The more you’ve invested in your bike, the more you should invest in your security. Often the inclination is to do the opposite—the last thing you want to do is shell out more cash. Resist that temptation, says Brenda Mangine, co-owner of North Division Bike Shop. “When people purchase a bicycle, especially when they purchase a nice bike, they [often] go somewhat inexpensive on the security,” she says. But if you’re being smart, “you should get better security with a better bike.” She recommends a U-lock in combination with a cable lock, pulled through the frame and wheels, or a heavy-duty chain. Cable locks are convenient and inexpensive, but can be cut quickly and inconspicuously. “The more stuff you can throw on there the better,” says Kevin Dentler of Wheel Sport, who also recommends using a U-lock with a cable lock. The more protection you have, the more daunting it looks to steal. “It’s a matter of trying to do as much as you can so someone doesn’t have an opportunity to come up and clip it right away,” he says. It’s also important to lock onto an immovable object, and don’t overlook removable parts. “A lot of people forget about the front wheel,” says Mangine. She recommends taking it off and locking it with the frame and rear wheel, or looping it in with a cable lock. For the seat post, “either get in the habit of pulling up the seat post and bringing it with you, or get a threaded bolt-style seat collar instead of traditional,” she advises. Keep in mind, though, that it’s all a matter of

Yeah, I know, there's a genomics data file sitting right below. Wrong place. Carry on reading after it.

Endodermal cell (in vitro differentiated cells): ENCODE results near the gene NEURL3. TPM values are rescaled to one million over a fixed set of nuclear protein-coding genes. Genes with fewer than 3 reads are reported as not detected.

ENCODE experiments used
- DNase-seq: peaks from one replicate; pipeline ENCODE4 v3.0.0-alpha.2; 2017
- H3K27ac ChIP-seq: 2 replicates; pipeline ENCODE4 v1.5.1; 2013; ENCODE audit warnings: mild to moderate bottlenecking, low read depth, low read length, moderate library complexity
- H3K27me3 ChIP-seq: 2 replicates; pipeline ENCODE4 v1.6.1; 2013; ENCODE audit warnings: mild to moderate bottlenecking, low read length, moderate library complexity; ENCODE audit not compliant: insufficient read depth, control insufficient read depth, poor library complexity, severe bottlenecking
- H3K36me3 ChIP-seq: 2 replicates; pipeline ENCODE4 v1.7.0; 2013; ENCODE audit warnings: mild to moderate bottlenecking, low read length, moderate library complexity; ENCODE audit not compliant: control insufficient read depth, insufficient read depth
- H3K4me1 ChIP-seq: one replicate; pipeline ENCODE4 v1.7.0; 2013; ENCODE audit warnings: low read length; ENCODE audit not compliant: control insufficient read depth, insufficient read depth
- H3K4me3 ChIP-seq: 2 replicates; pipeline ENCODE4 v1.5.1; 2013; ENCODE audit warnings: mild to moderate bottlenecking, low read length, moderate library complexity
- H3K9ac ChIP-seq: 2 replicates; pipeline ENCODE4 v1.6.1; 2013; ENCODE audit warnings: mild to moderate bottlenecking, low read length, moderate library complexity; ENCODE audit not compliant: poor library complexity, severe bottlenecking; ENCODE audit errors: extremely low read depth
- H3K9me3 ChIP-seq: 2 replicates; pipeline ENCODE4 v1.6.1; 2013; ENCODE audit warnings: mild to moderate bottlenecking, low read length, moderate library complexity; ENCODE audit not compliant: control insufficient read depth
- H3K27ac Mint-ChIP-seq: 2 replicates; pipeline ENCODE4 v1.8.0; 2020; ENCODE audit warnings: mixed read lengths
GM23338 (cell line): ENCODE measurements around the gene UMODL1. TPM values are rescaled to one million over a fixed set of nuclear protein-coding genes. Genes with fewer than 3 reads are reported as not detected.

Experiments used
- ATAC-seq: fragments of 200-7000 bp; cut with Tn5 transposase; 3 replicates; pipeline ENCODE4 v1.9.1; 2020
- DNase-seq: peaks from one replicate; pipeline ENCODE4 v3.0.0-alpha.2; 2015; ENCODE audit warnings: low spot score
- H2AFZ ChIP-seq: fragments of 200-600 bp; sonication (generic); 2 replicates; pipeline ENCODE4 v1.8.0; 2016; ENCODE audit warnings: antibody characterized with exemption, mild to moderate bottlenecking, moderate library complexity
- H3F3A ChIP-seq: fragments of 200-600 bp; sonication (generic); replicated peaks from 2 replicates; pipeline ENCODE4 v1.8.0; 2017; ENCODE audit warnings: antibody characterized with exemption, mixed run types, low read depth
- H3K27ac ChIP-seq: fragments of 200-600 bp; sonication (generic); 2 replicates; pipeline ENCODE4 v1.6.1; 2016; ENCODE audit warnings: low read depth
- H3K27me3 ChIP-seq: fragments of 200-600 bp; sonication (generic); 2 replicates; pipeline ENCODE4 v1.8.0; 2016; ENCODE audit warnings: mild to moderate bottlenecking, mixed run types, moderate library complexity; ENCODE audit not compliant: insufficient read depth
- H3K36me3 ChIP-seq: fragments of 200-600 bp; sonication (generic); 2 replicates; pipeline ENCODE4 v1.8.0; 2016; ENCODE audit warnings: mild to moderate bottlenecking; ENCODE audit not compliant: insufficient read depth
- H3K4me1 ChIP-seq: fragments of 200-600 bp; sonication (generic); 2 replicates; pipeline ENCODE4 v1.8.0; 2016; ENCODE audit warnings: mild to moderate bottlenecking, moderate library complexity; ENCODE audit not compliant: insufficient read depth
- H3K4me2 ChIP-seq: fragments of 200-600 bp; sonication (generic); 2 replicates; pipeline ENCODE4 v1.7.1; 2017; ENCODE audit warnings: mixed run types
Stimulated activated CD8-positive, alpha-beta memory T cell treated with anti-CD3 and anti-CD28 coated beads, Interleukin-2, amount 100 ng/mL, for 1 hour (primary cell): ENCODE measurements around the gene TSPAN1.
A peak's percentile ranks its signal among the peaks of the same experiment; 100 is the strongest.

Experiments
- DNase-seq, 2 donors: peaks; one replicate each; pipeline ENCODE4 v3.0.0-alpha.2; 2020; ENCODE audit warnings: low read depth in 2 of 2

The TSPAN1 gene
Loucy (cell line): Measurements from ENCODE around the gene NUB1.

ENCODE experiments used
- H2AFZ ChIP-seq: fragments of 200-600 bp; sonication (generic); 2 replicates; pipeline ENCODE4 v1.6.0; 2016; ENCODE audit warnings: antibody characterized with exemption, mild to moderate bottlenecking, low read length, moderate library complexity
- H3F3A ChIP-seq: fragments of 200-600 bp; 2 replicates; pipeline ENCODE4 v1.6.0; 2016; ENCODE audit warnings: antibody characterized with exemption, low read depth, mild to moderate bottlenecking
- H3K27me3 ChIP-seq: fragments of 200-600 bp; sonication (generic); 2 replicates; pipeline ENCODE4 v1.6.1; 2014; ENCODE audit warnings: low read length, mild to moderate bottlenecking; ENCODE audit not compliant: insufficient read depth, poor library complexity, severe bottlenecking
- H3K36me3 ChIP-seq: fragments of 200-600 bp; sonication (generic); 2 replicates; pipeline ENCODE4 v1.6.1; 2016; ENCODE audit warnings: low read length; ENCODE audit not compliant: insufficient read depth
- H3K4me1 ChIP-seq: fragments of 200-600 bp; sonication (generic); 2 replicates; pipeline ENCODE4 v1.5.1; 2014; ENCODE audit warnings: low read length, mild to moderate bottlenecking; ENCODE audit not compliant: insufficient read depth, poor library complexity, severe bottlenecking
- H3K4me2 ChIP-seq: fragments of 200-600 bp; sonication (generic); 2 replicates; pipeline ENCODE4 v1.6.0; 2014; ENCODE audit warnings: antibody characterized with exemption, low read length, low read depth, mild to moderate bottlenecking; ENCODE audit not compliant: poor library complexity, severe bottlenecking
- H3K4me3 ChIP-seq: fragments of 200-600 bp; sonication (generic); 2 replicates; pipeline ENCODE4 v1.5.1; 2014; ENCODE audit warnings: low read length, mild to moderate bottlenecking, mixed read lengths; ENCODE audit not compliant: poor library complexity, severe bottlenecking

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Don’t assume you have to leave your bike unattended. “Most businesses will allow me to carry it around,” says Hess. Many employers also allow bikes in the building. Hartt has had similar experiences. “A lot of businesses will allow you to bring it inside, even Albertsons and Safeway, if you ask,” he says. PLAN FOR FUTURE BIKE RECOVERY

Take a photo of your bike and the serial number, then register with a tracking database. Most bikes aren’t registered, says Pat Jewell of Spokane C.O.P.S. Northwest, so when bikes are recovered by police or others, it can be almost impossible to locate the rightful owner. “If they report the bike stolen and they have a registration number, they’re more likely to get it back,” she says. Bring bikes to any C.O.P.S. location during open hours to register; more information at Spokanecops. org. Consider also signing up with online registry //